World Press Freedom Day: Media freedom allows for transparency in times of rapid growth – diplomats

Marking the observance of World Press Freedom Day 2023, the ABCE missions have posited that the freedom of the media to execute their duties is especially critical to maintaining transparency in an era when Guyana is scaling new heights in development.
The following Heads of Missions: Sarah-Ann Lynch of the US Embassy; Jane Miller, OBE, of the British High Commission; Mark Berman of the Canadian High Commission; and H Rene van Nes of the Delegation of the European Union, collaboratively observed World Press Freedom Day under the theme “Shaping a Future of Rights: Freedom of expression as a driver for all other human rights.”
A statement from the missions noted that the media plays a pivotal role in society, by disseminating facts for public consumption and helping citizens in Guyana stay informed, establish opinions, make informed choices, and participate meaningfully in society.
The availability of facts and information is fundamental to exercising such rights as access to health, education, justice, and to fighting against gender and economic inequalities. Moreover, the media’s charge: to responsibly deliver the facts fairly and without bias to all people, benefits all of society.
“In addition to providing access to facts and information, media freedom allows for transparency and accountability, important components for Guyana’s management of resources during a time of rapid growth. It is imperative that all stakeholders, including decisions-makers such as the Government and the Opposition, maintain a mutually respectful relationship with the media in its capacity as the fourth estate and as a vital part of democracy in action. This means granting the media access to public officials and to information should be the norm,” the diplomats have penned.
The missive added that media operatives should not face abuse, threats, or intimidation in the execution of their duties.
“Media workers should not be restricted, nor have to work under unnecessary duress or risk to their safety, in order to have access to information. They should not face abuse, threats, intimidation, or personal attacks in the execution of their duties, nor should they be expected to align with any specific idea, person, entity or political party, whether directly or anonymously.”
This year marks the 30th anniversary of the UN General Assembly’s decision to proclaim the International Day for Press Freedom, which the statement said brings a point of reflection on the state of media freedom in Guyana after 30 years.
“As we reflect on this year’s theme, we recognise and acknowledge that media freedom is deeply imbedded within the freedom of expression and all other human rights.”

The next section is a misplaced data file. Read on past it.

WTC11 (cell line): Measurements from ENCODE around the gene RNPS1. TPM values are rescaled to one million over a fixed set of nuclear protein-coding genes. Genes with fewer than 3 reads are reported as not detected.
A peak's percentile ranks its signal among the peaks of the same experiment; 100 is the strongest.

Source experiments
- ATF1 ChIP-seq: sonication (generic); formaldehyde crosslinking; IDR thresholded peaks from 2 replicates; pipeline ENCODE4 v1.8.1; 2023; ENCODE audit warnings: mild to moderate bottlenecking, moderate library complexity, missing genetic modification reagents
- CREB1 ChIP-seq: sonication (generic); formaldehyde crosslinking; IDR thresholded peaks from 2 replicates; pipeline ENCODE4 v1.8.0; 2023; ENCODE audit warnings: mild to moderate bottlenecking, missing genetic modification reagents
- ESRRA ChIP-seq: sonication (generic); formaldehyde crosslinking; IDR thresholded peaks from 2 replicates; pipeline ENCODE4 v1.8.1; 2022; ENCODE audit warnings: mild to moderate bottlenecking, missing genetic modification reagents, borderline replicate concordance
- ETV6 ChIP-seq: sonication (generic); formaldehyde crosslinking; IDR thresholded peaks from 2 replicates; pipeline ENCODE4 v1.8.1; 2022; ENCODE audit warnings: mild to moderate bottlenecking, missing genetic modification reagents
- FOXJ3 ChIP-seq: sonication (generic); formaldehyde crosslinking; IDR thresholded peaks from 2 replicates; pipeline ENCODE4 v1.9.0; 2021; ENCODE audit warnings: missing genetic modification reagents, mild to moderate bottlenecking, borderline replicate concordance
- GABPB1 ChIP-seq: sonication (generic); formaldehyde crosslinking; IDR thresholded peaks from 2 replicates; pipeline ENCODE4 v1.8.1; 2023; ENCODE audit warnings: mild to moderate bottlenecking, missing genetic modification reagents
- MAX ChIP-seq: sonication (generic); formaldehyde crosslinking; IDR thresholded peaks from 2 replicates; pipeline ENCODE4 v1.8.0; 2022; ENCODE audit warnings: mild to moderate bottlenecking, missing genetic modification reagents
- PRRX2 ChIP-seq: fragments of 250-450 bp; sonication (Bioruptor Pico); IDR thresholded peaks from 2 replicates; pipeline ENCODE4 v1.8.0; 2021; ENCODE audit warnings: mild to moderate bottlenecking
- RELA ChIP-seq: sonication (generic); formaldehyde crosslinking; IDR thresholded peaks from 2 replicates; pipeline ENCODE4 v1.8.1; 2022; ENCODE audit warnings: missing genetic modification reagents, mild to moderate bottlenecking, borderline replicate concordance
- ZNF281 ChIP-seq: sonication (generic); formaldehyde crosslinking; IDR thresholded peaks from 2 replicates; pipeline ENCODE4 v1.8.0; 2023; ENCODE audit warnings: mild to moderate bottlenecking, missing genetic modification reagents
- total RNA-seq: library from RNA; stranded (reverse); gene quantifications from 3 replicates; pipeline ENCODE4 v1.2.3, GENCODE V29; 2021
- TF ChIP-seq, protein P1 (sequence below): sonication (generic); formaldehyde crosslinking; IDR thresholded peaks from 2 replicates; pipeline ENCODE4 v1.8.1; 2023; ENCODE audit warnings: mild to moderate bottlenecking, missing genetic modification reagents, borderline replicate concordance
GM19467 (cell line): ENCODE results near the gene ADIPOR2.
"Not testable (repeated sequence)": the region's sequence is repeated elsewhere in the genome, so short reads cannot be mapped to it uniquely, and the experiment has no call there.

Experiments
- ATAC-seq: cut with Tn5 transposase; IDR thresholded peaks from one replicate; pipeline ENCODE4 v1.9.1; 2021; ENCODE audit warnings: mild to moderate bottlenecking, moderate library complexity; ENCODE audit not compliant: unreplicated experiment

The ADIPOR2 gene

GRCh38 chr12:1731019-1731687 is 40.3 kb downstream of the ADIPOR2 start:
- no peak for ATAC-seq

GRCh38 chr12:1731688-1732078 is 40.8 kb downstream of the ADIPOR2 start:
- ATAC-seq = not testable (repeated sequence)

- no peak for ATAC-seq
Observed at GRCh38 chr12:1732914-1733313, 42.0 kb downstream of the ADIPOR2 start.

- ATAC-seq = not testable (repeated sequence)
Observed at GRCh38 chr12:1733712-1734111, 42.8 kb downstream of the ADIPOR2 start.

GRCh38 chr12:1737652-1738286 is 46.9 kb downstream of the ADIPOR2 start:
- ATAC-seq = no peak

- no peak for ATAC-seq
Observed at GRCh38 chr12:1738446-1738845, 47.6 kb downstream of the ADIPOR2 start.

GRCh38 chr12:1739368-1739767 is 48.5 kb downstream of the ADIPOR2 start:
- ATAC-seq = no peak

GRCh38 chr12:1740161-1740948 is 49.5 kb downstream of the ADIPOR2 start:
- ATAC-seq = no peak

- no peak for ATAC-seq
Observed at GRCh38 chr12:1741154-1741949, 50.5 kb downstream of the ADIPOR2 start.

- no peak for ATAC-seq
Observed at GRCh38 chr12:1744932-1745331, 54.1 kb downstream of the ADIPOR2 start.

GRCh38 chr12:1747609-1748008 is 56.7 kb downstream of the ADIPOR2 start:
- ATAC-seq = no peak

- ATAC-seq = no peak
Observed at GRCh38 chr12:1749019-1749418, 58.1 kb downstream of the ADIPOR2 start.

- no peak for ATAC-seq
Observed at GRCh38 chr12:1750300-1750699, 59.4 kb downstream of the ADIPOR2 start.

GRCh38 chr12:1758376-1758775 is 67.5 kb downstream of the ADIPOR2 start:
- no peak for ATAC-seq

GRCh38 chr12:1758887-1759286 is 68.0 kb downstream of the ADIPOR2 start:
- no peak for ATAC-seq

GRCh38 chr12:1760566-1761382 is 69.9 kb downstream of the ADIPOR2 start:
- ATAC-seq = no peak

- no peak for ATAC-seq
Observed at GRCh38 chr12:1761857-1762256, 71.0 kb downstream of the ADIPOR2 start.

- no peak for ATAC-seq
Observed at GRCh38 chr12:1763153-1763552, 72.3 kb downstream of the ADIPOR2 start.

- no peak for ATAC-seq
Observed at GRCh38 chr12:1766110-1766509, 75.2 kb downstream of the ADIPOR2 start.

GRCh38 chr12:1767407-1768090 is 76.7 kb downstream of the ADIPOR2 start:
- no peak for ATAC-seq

Additionally, the diplomats held the view that requests for public information should be honoured. The 2013 Access to Information Act should be effectively implemented to empower the media to do their job.
“The media’s role is to provide objective and impartial reporting, which is essential to maintaining a healthy democracy and ensuring that all voices are heard. Therefore, it is important that employees of the media are protected, and are able to carry out their duties without fear.”
In reflecting on 30 years of advocacy for media freedom, the ABCE officials recognised that work remains to be done. Together, there must be continued efforts to develop the role that the media plays in promoting democracy, transparency and accountability, and work collectively to understand the expectations of all stakeholders.
“We therefore call on the media, Government, Opposition, and all stakeholders to recognise the roles and responsibilities of the media, and its benefits to the people of Guyana. We thank all journalists for their hard work, sacrifice and service to society, and we urge all stakeholders to continue supporting media freedom and promoting a culture of open and honest communication in Guyana,” the statement concluded.

Tackling misinformation
The Association of Caribbean Media Workers also shared a statement on the occasion, acknowledging that it provides an opportunity to focus on the immense importance and connection of freedom of expression to all other human rights.
“In the absence of freedom of expression, more often than not through the media, the public cannot be properly educated and informed about the other human rights to which they are entitled,” the ACM inked.
Therefore, the Association has urged Caribbean decision-makers to utilise the rapid advances in social media as a mass communication tool to facilitate the two-way flow of information on all public interest subjects that touch and concern the many facets of the other human rights.
It contended, “The ACM takes a dim view of the increasing practice of decision-makers, especially those in the political sphere, who have resorted to one-way communication through tweets and Facebook video and text posts. This approach appears to be a clear avoidance of scrutiny at press conferences and interviews. We urge an end to such a practice that robs the public of details that will potentially allow them to make rational decisions. These deficiencies in freedom of expression are leading to dysfunctional societies.”
With the proliferation of social media and all its attendant ills of misinformation and disinformation, the ACM’s unwavering position is that there is invaluable space for journalism as a means of freedom of expression.
“Professionally practised to ensure accuracy and fairness, journalism is the only conduit to cultivate the public as change agents for transparency, good governance and accountability.” (G12)